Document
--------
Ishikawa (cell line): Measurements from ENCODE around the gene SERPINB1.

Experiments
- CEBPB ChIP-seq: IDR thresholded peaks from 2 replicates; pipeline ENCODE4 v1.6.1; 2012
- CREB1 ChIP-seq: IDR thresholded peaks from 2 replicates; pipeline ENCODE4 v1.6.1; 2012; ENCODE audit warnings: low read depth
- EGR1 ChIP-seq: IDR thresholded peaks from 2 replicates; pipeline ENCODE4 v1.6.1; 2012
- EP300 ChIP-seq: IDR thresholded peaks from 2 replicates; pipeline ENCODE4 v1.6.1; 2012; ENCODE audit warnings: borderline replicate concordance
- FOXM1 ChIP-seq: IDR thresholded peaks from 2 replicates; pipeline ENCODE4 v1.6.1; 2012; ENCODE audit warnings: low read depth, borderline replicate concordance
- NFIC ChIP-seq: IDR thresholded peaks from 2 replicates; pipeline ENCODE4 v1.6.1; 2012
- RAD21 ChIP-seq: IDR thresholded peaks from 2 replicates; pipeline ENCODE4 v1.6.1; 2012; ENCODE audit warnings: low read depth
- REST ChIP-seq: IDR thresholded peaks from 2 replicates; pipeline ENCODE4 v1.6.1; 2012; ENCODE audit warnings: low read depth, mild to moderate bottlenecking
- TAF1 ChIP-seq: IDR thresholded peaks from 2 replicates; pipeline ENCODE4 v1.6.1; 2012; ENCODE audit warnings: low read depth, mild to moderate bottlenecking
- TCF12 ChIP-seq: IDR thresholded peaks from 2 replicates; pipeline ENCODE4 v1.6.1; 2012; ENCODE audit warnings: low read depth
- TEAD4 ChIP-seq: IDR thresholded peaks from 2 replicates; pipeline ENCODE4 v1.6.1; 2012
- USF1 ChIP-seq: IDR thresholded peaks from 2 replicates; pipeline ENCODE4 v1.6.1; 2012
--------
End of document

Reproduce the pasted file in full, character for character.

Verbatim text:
Ishikawa (cell line): Measurements from ENCODE around the gene SERPINB1.

Experiments
- CEBPB ChIP-seq: IDR thresholded peaks from 2 replicates; pipeline ENCODE4 v1.6.1; 2012
- CREB1 ChIP-seq: IDR thresholded peaks from 2 replicates; pipeline ENCODE4 v1.6.1; 2012; ENCODE audit warnings: low read depth
- EGR1 ChIP-seq: IDR thresholded peaks from 2 replicates; pipeline ENCODE4 v1.6.1; 2012
- EP300 ChIP-seq: IDR thresholded peaks from 2 replicates; pipeline ENCODE4 v1.6.1; 2012; ENCODE audit warnings: borderline replicate concordance
- FOXM1 ChIP-seq: IDR thresholded peaks from 2 replicates; pipeline ENCODE4 v1.6.1; 2012; ENCODE audit warnings: low read depth, borderline replicate concordance
- NFIC ChIP-seq: IDR thresholded peaks from 2 replicates; pipeline ENCODE4 v1.6.1; 2012
- RAD21 ChIP-seq: IDR thresholded peaks from 2 replicates; pipeline ENCODE4 v1.6.1; 2012; ENCODE audit warnings: low read depth
- REST ChIP-seq: IDR thresholded peaks from 2 replicates; pipeline ENCODE4 v1.6.1; 2012; ENCODE audit warnings: low read depth, mild to moderate bottlenecking
- TAF1 ChIP-seq: IDR thresholded peaks from 2 replicates; pipeline ENCODE4 v1.6.1; 2012; ENCODE audit warnings: low read depth, mild to moderate bottlenecking
- TCF12 ChIP-seq: IDR thresholded peaks from 2 replicates; pipeline ENCODE4 v1.6.1; 2012; ENCODE audit warnings: low read depth
- TEAD4 ChIP-seq: IDR thresholded peaks from 2 replicates; pipeline ENCODE4 v1.6.1; 2012
- USF1 ChIP-seq: IDR thresholded peaks from 2 replicates; pipeline ENCODE4 v1.6.1; 2012